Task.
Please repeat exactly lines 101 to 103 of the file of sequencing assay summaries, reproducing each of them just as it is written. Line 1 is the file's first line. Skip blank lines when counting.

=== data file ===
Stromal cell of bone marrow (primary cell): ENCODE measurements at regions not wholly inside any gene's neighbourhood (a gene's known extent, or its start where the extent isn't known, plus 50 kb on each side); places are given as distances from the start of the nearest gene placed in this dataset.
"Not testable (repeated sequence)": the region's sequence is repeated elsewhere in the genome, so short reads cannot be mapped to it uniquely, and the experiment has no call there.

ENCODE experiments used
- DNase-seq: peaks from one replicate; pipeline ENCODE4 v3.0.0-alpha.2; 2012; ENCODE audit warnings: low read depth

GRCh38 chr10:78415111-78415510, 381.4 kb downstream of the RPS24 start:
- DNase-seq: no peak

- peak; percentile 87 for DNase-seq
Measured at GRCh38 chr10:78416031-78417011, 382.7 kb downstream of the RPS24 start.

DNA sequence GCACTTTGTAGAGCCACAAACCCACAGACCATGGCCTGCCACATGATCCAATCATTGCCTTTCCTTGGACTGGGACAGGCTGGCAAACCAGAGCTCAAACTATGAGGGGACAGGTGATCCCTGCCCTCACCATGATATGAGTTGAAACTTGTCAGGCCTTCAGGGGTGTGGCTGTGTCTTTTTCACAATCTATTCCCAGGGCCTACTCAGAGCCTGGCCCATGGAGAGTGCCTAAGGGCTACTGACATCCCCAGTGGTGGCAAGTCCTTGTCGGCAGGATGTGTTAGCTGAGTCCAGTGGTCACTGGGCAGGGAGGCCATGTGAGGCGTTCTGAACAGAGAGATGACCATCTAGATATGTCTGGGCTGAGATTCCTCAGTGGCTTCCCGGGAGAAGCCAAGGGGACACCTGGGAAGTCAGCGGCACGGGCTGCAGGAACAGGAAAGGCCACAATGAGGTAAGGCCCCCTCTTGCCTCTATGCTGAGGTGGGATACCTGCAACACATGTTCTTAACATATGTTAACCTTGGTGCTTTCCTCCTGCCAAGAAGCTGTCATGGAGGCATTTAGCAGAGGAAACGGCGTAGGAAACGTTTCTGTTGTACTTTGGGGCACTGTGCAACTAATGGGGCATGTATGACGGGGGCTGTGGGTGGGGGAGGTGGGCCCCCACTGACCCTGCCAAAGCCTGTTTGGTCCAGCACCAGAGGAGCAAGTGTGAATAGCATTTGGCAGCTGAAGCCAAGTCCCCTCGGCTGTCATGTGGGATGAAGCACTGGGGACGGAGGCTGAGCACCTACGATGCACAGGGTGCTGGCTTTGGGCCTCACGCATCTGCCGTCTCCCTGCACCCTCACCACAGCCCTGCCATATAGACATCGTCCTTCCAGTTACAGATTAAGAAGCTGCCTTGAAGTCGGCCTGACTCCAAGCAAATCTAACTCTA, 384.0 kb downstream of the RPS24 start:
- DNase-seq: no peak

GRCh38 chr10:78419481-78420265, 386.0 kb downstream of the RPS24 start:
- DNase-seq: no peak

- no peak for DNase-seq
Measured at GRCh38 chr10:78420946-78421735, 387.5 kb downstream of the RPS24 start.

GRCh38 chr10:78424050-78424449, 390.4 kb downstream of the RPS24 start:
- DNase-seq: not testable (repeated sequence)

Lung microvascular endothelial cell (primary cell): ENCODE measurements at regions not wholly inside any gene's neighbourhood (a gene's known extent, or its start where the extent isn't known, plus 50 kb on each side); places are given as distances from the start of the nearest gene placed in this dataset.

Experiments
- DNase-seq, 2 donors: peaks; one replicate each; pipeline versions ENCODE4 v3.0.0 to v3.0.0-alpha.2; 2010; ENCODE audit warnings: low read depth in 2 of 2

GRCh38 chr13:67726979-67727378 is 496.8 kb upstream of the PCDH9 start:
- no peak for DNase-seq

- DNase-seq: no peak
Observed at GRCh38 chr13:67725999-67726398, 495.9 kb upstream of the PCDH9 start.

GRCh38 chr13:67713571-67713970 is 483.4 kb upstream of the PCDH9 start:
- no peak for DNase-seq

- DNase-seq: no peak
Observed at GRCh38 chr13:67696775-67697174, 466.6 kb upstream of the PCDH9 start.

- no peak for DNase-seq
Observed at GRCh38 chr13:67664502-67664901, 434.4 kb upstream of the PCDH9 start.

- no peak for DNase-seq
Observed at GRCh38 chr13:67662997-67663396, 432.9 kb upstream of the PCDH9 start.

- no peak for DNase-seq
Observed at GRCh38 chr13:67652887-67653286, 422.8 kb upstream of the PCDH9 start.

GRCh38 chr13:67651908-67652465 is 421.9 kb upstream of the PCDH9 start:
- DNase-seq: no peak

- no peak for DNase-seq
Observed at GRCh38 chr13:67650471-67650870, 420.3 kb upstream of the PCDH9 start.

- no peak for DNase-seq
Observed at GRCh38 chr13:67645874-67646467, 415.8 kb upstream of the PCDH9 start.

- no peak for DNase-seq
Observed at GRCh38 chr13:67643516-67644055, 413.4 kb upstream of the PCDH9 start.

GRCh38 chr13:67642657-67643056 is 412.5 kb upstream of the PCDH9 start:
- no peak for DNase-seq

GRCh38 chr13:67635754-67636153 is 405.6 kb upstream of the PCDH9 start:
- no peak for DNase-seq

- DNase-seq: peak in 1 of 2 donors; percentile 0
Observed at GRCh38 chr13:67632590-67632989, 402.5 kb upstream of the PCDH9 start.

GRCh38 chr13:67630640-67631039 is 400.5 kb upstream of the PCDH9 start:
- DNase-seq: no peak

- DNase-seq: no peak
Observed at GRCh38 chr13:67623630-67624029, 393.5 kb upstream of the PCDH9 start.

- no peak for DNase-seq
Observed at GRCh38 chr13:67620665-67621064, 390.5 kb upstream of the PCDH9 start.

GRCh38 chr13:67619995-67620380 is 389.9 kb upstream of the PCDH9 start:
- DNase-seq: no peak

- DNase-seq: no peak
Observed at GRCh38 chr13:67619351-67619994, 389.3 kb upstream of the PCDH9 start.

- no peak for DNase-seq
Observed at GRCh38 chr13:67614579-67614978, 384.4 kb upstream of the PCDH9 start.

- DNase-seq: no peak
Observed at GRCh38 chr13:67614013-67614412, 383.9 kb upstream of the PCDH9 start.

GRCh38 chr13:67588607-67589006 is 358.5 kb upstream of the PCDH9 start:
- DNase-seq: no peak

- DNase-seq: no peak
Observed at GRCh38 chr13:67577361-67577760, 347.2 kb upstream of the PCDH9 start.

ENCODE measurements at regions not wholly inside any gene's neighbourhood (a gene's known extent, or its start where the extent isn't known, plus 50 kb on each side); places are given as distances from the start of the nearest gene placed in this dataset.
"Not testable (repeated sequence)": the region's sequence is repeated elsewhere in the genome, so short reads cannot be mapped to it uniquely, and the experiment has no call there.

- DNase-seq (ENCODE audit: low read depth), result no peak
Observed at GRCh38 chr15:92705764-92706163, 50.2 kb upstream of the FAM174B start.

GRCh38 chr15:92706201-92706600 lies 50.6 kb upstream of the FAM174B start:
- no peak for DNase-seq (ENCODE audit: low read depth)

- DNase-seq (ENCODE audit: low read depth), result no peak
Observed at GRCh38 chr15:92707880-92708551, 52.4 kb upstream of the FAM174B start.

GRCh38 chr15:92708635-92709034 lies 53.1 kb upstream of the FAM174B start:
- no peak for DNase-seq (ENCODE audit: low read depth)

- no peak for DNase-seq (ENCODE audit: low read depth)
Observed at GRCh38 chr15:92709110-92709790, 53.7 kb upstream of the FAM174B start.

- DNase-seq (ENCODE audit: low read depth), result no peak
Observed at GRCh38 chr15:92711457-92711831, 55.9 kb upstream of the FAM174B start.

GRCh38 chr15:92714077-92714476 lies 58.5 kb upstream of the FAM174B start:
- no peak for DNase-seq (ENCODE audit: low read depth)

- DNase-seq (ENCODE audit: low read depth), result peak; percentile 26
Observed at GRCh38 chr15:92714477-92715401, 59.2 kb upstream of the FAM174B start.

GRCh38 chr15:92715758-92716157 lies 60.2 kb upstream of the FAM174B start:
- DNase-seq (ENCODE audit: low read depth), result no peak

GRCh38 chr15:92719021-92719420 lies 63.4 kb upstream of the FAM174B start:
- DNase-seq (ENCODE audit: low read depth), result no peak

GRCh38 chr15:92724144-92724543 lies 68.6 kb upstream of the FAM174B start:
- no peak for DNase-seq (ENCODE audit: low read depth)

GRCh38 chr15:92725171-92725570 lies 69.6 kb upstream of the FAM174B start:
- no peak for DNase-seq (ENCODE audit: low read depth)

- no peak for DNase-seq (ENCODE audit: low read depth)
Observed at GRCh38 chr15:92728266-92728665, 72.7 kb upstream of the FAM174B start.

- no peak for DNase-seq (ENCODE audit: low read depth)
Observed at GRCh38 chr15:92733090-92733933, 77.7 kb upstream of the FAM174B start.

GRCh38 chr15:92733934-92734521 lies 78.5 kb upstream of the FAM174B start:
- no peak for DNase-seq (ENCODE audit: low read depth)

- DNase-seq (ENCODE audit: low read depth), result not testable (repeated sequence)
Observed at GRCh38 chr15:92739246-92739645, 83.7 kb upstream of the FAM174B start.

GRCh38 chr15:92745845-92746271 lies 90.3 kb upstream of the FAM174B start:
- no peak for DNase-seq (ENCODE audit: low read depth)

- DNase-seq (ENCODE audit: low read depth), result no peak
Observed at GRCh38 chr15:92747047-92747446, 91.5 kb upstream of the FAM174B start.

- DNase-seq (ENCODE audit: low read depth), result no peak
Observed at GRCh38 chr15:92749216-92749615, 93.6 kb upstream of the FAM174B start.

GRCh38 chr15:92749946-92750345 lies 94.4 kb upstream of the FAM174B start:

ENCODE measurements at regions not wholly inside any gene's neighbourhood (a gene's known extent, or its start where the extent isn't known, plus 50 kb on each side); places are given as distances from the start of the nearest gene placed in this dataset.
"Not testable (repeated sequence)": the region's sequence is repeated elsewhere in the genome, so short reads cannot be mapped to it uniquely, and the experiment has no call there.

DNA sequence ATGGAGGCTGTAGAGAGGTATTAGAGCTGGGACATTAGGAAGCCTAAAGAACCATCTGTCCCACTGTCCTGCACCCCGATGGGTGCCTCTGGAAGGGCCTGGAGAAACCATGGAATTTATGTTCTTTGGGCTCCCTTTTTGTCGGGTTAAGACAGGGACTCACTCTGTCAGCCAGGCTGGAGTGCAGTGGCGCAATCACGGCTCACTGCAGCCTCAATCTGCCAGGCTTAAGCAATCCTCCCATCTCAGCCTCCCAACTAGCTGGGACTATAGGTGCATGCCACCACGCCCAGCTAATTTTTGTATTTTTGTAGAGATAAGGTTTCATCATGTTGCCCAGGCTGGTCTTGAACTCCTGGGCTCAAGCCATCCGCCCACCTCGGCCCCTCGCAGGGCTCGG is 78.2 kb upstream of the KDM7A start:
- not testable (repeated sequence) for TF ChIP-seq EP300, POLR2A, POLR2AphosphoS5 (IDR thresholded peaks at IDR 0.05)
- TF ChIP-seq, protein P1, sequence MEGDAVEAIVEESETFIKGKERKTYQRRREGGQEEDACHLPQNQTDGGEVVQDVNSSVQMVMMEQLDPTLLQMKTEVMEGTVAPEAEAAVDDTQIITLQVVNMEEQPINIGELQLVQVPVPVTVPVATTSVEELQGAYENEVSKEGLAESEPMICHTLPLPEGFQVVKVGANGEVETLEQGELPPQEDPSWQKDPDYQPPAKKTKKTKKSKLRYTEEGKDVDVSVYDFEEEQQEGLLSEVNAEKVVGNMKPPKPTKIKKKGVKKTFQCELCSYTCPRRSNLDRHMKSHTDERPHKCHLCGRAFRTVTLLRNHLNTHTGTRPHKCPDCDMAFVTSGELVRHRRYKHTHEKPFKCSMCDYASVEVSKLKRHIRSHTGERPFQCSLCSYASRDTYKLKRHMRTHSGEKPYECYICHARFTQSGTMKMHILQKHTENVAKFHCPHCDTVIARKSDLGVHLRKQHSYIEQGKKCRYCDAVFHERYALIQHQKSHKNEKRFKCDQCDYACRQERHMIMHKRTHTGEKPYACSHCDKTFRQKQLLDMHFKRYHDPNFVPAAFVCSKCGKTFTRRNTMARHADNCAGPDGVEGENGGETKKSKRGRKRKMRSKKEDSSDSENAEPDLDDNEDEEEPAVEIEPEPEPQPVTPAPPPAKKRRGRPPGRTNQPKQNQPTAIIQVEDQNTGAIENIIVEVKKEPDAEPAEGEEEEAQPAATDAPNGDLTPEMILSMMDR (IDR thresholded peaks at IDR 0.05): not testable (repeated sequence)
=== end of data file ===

- no peak for DNase-seq (ENCODE audit: low read depth)

- DNase-seq (ENCODE audit: low read depth), result no peak
Observed at GRCh38 chr15:92747047-92747446, 91.5 kb upstream of the FAM174B start.